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The city of Kenai is in many ways the heart of the Kenai Peninsula, both economically and because its massive Kenai River salmon fishery draws Alaskans from all over the state by the thousands. 

About Kenai

Kenai is the largest community on the Kenai Peninsula with a population of around 7,000. The city sits on a low rise overlooking the mouth of the Kenai River. To the west, majestic views of the Alaska Range and three active volcanoes, Mount Spurr, Mount Iliamna and Mount Redoubt, make for a dramatic backdrop.

The Kenai River’s legendary salmon is the reason Kenai is one of the oldest continuously inhabited European settlements in Alaska. Before contact with the Western world, Dena'ina Athabascans had a permanent village of more than 1,000 in the area. Russians were the first non-Native people to settle in the area, in 1741, and later established a fortified trading post, Fort St. Nicholas, which included the first Russian Orthodox Church on mainland Alaska.

Modern Kenai took shape in the 1950s, and specifically in 1957, when the first major oil strike in Alaska was made at Swanson River, 20 miles northeast of Kenai. Today Alaska’s largest concentration of oil infrastructure outside of Prudhoe Bay in just outside of Kenai; out in nearby Cook Inlet, 15 offshore oil platforms pump out 42,000 barrels a day. There are few signs of oil production in Kenai itself and none along the Kenai River, often referred to as one of the greatest sport fishing rivers in the world.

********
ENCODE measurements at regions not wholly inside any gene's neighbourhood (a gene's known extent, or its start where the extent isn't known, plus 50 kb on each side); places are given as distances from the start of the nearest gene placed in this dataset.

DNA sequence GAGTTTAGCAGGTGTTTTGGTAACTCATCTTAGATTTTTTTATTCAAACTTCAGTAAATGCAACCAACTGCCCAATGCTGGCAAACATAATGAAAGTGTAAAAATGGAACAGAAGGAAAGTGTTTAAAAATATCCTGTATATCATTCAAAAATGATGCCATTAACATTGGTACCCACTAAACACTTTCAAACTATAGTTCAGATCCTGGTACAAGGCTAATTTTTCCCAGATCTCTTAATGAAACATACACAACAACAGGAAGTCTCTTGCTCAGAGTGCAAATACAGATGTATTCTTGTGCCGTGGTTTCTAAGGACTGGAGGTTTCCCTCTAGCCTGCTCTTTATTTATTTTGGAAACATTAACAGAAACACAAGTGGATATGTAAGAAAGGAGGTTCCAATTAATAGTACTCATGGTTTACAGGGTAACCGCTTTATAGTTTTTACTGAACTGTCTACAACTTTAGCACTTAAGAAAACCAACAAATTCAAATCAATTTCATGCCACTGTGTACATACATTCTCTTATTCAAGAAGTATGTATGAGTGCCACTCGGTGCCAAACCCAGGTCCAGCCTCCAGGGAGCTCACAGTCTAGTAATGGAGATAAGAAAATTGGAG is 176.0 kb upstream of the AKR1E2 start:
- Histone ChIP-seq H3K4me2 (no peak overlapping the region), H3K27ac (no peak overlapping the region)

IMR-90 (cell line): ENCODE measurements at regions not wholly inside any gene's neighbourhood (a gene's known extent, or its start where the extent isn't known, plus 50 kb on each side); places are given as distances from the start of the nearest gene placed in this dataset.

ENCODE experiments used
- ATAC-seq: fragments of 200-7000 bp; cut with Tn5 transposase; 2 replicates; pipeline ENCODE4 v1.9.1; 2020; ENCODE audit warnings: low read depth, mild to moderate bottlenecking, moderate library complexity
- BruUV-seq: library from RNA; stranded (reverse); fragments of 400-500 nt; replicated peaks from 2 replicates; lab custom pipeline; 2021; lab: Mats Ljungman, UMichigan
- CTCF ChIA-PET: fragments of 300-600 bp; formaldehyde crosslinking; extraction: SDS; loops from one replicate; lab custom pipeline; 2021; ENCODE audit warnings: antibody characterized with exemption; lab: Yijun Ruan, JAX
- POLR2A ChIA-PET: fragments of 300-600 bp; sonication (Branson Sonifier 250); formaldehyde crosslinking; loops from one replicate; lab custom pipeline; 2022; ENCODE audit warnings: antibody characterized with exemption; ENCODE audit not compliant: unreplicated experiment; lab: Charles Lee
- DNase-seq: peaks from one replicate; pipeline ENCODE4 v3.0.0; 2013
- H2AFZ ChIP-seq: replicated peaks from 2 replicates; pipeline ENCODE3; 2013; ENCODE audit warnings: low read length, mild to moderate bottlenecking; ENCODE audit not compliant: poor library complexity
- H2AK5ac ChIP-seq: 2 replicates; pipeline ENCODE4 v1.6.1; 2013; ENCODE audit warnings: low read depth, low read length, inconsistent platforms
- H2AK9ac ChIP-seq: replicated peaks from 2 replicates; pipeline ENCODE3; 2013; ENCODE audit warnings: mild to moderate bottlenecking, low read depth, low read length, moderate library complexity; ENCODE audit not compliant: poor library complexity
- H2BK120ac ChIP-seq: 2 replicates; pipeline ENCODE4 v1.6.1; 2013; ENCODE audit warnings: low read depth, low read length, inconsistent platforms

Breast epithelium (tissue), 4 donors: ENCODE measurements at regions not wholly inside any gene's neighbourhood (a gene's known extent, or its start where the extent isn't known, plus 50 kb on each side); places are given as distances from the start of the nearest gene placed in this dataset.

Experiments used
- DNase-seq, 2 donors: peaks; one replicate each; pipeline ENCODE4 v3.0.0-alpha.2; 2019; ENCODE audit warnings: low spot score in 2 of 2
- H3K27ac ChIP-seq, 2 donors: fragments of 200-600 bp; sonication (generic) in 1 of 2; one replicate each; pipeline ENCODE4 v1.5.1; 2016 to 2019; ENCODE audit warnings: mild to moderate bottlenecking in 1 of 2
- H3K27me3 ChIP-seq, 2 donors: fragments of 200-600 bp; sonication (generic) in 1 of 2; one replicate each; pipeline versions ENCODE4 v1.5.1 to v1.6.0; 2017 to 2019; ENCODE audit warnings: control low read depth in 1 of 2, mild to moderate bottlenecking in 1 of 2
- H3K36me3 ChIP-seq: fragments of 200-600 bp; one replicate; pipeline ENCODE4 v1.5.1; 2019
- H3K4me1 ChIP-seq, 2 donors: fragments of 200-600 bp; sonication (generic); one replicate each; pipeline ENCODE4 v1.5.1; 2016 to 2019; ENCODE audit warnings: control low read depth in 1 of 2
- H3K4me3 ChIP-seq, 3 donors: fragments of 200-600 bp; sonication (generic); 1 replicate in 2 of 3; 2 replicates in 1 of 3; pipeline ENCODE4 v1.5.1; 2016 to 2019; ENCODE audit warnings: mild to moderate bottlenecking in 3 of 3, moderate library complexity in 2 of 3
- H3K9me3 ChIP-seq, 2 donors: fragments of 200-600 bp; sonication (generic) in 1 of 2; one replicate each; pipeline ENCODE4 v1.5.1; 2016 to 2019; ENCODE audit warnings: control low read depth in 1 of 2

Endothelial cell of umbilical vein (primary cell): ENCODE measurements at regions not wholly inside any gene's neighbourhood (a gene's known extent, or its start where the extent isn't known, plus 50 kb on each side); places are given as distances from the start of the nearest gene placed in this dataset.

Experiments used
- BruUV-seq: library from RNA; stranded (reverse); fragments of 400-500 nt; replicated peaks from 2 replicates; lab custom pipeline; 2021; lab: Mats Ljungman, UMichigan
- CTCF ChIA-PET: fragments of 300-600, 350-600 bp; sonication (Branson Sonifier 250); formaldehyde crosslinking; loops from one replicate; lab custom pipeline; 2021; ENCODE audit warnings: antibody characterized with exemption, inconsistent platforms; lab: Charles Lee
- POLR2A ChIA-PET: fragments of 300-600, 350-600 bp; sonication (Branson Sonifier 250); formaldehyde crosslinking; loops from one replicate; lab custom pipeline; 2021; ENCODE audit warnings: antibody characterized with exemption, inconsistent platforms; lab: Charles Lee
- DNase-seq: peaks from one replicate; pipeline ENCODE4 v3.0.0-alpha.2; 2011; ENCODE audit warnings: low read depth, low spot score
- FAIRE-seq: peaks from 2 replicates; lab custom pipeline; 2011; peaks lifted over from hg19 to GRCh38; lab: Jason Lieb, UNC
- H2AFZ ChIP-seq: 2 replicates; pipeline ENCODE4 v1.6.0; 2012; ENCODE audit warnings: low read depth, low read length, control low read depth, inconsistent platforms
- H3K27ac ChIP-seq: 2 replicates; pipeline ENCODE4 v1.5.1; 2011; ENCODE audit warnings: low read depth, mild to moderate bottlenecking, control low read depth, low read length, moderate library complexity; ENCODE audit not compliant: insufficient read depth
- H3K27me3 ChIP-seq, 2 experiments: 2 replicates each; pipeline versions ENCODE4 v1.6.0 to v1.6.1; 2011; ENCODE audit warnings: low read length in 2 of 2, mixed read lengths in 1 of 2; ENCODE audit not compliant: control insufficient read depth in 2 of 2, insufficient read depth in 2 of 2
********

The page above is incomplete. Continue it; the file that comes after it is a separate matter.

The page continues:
Things to do

The main reason most visitors come to Kenai is for the world-class salmon fishing in the lower Kenai River and at its mouth. King salmon, red salmon (also called sockeye salmon), silver salmon (Coho) and pink salmon spawn up the river and are caught by sport anglers each summer. The Kenai River was also responsible for producing the world-record-holding king salmon, which weighed in at more than 97 pounds.

Visitors to Kenai also enjoy scanning the waters offshore for beluga whales from the edge of the bluff at Beluga Whale Lookout. The observation area overlooks the mouth of the Kenai River and in late spring and early summer, belugas are often seen riding the incoming tides to feed on salmon. Just four blocks away, the Kenai Visitor and Cultural Center is a source of local information and an attraction unto itself, with historical exhibits on the city's Russian heritage.
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